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Travel to Arizona's 'Mystery of the Desert,' to see 'The Thing?'

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Travel to Arizona’s ‘Mystery of the Desert,’ to see ‘The Thing?’

If your idea for a last minute summer getaway involves aliens, dinosaurs, and conspiracy theories, I know just the place.

The stretch of I-10 between Las Cruces, New Mexico, and Tucson, Arizona, is unique. In the 275 miles you’ll find beautiful desert landscape and only a small handful of towns, some which are mostly or totally abandoned. From the eerie dust storm signage in the barren land of New Mexico’s Animas Valley, to the humongous, precariously stacked boulders at Arizona’s Texas Canyon, there’s always something amazing to peep out.

The diversity of the land is, to be honest, completely ridiculous, in the most incredible ways. But, there are some eyesores. Rusting hunks of toppled train cars, tons of shredded, rotted out RVs (mainly Winnebagos; my husband made a game out of it. We’re weird, okay?) left randomly on homesteads, and the never-ending onslaught of billboards for tourist trap truck stops were blemishes on the gorgeous scenery. Billboard after billboard, mile after mile — you couldn’t NOT see them They were constant companions.

“Mystery of the Desert!”

They all referenced something known as “The Thing?” and a few had pictures of dinosaurs, or aliens. They shrieked in bright yellow and blue for what felt like eternity, and eventually my curiosity got the best of me. At the request (read: nagging) of my kid, I took to the internet and found some reviews and a recent field interview on Roadside America. We talked it over as family and decided it might be entertaining to check out.

Travel to Arizona's 'Mystery of the Desert,' to see 'The Thing?'

“The Thing?” is nestled inside a full-on “Bowlin’s Travel Center” truck stop with gas pumps and a convenience store, and there’s also a small Dairy Queen and a huge souvenir shop inside. It’s probably worth mentioning that it wasn’t always this way. According to AZCentral (FYI- massive spoiler alerts!!!) there was a major remodel in 2018 under new managers Kit Johnson and Myles Erwin.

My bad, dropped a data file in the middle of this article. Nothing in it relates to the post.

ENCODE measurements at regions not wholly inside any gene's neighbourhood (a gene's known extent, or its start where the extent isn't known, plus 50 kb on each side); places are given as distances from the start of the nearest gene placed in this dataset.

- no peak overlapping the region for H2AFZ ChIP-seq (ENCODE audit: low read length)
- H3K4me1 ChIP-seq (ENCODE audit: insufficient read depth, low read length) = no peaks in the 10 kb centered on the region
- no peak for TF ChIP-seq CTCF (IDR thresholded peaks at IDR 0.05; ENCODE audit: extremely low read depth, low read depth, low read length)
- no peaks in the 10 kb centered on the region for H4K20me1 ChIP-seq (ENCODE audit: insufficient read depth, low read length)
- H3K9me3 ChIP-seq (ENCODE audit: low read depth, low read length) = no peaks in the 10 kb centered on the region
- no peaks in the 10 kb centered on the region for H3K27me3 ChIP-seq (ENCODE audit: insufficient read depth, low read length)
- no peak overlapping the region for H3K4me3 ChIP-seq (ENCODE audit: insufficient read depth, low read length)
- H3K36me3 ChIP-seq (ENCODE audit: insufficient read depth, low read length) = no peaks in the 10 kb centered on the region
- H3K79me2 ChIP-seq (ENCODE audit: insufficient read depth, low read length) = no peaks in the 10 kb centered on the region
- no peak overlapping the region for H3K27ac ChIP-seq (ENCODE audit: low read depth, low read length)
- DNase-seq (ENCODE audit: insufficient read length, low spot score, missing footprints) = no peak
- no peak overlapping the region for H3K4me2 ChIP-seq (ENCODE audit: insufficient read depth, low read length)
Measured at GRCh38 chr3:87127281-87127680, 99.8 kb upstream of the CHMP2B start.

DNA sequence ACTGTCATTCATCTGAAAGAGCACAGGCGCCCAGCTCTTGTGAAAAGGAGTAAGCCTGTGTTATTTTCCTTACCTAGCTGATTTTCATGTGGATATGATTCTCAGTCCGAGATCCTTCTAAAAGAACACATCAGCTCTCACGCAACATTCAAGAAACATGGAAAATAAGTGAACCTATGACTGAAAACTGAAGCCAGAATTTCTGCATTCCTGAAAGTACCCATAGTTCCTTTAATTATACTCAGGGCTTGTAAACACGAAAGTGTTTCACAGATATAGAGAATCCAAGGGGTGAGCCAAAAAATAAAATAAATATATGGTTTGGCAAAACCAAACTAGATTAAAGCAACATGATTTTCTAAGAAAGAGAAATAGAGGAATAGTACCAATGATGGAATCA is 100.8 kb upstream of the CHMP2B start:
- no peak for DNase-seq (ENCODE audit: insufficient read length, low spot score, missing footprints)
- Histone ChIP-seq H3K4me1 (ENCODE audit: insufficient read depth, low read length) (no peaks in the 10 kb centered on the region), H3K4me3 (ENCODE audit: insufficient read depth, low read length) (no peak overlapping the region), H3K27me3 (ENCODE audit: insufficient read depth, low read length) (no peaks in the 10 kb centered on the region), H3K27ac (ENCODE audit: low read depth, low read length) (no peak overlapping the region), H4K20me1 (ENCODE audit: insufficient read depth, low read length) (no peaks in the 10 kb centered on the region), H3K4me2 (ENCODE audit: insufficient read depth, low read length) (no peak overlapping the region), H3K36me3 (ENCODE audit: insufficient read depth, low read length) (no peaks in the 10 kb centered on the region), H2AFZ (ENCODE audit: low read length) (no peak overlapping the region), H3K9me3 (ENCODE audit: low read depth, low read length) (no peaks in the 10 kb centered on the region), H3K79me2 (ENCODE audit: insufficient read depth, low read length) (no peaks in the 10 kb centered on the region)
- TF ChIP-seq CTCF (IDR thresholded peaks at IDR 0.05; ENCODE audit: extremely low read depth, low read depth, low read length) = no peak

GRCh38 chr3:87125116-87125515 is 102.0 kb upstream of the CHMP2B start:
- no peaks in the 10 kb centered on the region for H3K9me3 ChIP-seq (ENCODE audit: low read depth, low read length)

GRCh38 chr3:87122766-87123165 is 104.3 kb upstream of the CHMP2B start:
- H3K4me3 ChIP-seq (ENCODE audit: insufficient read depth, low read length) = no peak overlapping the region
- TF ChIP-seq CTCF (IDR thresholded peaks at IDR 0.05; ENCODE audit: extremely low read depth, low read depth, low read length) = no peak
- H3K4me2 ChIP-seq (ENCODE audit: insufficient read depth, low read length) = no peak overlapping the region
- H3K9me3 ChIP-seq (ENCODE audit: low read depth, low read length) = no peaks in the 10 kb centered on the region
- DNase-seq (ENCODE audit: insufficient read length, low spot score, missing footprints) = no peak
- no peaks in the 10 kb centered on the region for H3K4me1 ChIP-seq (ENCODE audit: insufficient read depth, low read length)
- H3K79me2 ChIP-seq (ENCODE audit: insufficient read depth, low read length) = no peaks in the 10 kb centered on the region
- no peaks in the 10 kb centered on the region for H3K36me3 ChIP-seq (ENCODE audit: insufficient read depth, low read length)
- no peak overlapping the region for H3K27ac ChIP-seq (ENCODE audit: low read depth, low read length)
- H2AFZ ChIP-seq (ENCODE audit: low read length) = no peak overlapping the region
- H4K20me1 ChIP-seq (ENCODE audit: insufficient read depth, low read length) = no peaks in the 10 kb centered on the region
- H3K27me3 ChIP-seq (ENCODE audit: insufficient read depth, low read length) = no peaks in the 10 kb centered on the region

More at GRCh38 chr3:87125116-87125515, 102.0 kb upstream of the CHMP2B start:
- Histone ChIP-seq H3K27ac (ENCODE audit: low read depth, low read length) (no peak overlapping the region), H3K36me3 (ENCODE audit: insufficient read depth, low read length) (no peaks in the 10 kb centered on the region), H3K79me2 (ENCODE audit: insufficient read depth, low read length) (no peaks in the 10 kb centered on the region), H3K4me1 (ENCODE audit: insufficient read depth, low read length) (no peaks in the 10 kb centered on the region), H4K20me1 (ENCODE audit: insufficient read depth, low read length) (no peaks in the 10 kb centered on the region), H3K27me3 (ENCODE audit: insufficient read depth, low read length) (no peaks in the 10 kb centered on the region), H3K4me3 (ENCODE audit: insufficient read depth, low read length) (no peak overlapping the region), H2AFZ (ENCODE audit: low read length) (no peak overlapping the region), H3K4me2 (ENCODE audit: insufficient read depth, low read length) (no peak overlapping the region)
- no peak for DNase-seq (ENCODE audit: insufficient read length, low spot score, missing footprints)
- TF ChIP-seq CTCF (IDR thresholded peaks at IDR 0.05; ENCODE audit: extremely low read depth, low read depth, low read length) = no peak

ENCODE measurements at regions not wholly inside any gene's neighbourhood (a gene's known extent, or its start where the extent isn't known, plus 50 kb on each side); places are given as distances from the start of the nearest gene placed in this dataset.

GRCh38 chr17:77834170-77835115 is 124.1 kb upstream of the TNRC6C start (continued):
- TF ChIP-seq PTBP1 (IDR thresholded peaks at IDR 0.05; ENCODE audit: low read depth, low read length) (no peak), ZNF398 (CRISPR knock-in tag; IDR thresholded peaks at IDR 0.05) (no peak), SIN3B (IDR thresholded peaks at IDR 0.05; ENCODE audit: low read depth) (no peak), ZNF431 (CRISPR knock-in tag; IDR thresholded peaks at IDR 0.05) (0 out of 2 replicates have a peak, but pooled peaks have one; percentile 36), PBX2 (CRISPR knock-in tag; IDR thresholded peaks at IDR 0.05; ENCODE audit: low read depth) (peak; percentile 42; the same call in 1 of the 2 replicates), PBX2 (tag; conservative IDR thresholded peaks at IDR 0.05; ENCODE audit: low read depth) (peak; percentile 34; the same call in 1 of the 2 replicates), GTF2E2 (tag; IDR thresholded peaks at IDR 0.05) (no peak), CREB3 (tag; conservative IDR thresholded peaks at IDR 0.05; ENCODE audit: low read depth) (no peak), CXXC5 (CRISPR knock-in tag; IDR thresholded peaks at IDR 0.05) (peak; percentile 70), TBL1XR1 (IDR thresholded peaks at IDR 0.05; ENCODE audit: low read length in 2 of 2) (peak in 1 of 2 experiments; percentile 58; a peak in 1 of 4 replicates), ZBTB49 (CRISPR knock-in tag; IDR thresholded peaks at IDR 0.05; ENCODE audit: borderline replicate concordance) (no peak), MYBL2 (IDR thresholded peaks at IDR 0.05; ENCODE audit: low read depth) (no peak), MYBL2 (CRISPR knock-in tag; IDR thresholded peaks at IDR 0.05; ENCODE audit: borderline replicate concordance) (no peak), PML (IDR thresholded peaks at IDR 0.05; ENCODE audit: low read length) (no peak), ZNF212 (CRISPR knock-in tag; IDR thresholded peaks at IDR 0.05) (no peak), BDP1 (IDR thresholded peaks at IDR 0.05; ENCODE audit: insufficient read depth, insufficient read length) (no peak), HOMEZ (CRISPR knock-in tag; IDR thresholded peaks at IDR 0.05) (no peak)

According to the older reviews I read, and Johnson and Erwin themselves, the pre-renovated attraction was outdated and seemed like a collection of random crap thrown together. They decided they needed a good narrative to draw people in. After brainstorming theme ideas, they finally settled on one of sci-fi conspiracy theory.

The story goes that aliens came to Earth and ruled the dinosaurs. After war erupted between the aliens and dinosaurs, a huge asteroid was flung at the planet to end it all. Some aliens survived and have lived here ever since, influencing and interfering in human events, all the way from ancient Greece to World War II, and beyond. It’s nonsensical and crazy, but you know what? It was fun, weird, and, quite frankly, awesome.

Travel to Arizona's 'Mystery of the Desert,' to see 'The Thing?'

My first impression when I walked into the travel center was one of doubt; everything is branded with “The Thing?” It felt pretty cheesy, but we headed straight back to the attraction anyway. There is a fee, $5.00 per adult or $10.00 for a family. We almost didn’t go in. We didn’t want to disappoint our kiddo who, at this point, was so hyped that he could hardly stand it. So through the door we went.

“What if…?”